PHILADELPHIA—Obesity seemed to be the topic on everyone's lips at the annual scientific meeting of the American College of Gastroenterology in October. Researchers, lecturers and attendees at the Philadelphia meeting discussed the effects of America's rising obesity rates, as well as the benefits and risks of obesity treatments.
Among the most talked-about research presented at the conference was a new study finding obesity to be the greatest risk factor for colorectal cancer in women. The researchers collected data on 2,695 patients who received screening colonoscopies and classified the patients by age, smoking history, family history and body-mass index (BMI).
While men overall had a higher risk for significant neoplasia, only in women did a BMI of 30 or higher significantly relate to cancer risk, according to the study's findings. “Of that group [of women] that had significant pathology in the colon, one in five [was] obese,” said study author Joseph C. Anderson, MD. By comparison, only 14% of the women who were found to have colorectal neoplasia were smokers.
Assuming further studies confirm the association between obesity and colorectal cancer, physicians may want to consider screening obese women at younger ages and with greater frequency, according to Dr. Anderson. “Obesity is a risk. Just like you look at age and family history, you also need to look at BMI as well,” he said.
Both currently and formerly obese patients need to be watched carefully for a variety of potential gastrointestinal (GI) problems, said outgoing ACG president David A. Johnson, FACP, in a conference session on GI complications of bariatric surgery.
“You need to think about potential incremental risks and screening risk in particular in these patients even after they've had their surgeries because we don't know yet if these things are truly reversible,” he said.
While bariatric surgery lowers patients' risk for some obesity-related conditions, it definitely increases their chances of developing vitamin and element deficiencies, Dr. Johnson noted.
Iron and B12 deficiencies are common in post-gastric bypass patients, as well as deficiencies of calcium, thiamin, vitamin D, and fat-soluble vitamins such as A and E. Shortages of trace elements are rarer, but can have serious neuropathic consequences, said Dr. Johnson.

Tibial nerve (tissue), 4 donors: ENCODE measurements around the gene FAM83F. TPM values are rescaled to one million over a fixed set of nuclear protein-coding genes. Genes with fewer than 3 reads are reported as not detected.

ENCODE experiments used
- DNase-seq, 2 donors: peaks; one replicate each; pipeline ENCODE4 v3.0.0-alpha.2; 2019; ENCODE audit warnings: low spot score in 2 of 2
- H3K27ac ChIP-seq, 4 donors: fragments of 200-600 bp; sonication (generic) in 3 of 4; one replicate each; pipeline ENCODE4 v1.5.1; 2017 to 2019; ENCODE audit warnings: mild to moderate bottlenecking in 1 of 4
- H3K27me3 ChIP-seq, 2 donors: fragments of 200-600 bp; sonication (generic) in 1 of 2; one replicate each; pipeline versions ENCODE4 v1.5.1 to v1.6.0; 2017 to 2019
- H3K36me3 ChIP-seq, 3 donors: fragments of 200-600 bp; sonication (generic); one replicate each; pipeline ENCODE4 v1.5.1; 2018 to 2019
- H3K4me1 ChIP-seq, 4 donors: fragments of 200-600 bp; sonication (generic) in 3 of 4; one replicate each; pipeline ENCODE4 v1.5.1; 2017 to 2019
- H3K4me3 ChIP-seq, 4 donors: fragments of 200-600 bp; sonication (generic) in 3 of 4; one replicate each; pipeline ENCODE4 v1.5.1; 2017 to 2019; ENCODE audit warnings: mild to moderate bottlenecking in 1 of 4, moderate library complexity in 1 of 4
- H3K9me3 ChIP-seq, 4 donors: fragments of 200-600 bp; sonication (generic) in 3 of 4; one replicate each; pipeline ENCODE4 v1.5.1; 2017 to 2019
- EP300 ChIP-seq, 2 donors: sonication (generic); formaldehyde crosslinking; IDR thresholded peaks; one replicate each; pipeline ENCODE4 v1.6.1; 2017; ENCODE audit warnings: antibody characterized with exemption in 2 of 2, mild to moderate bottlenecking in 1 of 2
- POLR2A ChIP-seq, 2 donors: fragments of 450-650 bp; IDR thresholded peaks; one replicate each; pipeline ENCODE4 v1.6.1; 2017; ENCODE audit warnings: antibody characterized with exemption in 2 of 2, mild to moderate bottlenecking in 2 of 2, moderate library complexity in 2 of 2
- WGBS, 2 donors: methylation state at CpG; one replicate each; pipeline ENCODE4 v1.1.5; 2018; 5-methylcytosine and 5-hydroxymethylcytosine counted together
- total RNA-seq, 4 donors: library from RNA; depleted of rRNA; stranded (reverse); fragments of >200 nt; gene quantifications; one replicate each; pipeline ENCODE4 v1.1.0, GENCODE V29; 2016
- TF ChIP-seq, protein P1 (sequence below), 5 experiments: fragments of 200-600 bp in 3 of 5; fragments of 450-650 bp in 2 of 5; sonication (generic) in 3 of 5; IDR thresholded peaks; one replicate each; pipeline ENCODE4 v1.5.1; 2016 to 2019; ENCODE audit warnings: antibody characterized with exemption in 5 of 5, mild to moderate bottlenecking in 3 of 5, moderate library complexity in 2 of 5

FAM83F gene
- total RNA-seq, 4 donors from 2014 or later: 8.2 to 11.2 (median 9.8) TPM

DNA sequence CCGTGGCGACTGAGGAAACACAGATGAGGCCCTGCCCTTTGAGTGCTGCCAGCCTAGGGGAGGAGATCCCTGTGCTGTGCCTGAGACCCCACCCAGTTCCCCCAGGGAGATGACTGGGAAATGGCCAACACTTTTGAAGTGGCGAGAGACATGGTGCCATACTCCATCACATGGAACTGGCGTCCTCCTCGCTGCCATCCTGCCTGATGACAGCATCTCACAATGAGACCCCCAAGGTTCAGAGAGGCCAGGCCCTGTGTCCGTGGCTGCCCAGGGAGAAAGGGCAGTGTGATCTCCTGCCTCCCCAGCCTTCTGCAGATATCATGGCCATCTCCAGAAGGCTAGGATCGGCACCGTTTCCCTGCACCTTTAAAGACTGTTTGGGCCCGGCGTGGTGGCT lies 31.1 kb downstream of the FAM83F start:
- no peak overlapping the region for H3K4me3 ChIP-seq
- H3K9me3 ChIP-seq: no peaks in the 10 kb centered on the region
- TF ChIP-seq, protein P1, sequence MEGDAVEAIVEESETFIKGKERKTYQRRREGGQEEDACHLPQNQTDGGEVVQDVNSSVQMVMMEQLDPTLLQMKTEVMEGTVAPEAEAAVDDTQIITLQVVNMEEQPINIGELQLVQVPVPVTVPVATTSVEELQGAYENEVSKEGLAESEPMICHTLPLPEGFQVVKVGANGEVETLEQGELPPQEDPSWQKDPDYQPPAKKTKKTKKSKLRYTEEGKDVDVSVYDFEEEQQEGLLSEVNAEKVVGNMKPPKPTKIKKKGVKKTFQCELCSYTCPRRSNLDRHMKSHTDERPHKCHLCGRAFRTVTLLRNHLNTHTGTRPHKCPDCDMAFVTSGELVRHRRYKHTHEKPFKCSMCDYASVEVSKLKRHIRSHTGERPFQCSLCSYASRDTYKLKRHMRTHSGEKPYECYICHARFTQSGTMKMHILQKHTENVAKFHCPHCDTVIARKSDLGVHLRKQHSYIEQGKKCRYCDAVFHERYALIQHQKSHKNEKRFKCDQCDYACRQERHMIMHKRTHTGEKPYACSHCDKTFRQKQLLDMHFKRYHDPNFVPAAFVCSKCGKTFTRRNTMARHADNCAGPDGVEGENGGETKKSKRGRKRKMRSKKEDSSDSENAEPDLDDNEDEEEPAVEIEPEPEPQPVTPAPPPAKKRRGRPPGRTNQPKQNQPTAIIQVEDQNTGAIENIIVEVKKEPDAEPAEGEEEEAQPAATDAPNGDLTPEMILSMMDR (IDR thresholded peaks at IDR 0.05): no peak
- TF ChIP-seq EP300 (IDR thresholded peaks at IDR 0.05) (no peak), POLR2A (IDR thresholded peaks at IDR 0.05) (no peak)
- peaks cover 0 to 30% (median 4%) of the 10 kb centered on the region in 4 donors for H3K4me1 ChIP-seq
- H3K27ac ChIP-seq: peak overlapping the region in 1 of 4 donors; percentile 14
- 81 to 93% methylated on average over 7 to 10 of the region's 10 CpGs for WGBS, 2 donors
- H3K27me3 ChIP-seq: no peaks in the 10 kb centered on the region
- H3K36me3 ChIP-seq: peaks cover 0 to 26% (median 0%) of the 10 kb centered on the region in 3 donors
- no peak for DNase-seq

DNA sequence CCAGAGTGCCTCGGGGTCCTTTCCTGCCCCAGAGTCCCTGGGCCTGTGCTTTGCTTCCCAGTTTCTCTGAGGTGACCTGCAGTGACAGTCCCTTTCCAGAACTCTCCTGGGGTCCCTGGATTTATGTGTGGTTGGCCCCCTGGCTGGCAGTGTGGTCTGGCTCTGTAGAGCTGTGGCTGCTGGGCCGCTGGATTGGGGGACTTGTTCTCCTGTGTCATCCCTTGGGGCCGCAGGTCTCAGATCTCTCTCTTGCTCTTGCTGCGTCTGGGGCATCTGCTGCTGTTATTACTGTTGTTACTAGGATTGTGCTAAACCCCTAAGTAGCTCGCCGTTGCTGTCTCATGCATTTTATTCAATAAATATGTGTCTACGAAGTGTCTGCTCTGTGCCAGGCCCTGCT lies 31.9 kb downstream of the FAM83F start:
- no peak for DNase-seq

Two studies presented at the conference highlighted a potential explanation for gastric bypass patients' nutrient deficiencies. Researchers at Washington (D.C.) Hospital Center conducted a retrospective chart review of patients who underwent Roux-en-Y gastric bypass surgery between 1999 and 2005. The studies looked at calcium and zinc deficiencies in the patients and found both problems to be associated with small intestinal bacterial overgrowth (SIBO).
“The concern is that even if you provide patients with supplements after the surgery, the supplements may not be properly absorbed if this type of bacterial overgrowth is present in the small intestine,” said study author Timothy Koch, MD.
SIBO can be treated with antibiotics, Dr. Koch noted, but patients risk complications if their nutrient deficiencies and the underlying overgrowth remain undiagnosed for significant time.
“In many cases, the surgeon will follow the patients for only two or three years. The number one issue is that two or three years of follow-up [are] not long enough. We really should be watching them closely for the duration of their lives,” said Dr. Koch.
Because many patients receive limited follow up, other internists, as well as gastroenterologists, need to be aware of the potential complications of bariatric surgery. “Primary care may be the ultimate care providers,” said Dr. Johnson.
As the U.S. population becomes more obese, and bariatric surgery becomes a more popular treatment, this patient group is only going to grow in number, he said. “In 2007, we're going to see nearly 100,000 bariatric interventions. It means we're going to see a lot more of these people coming back with GI manifestations and complications.”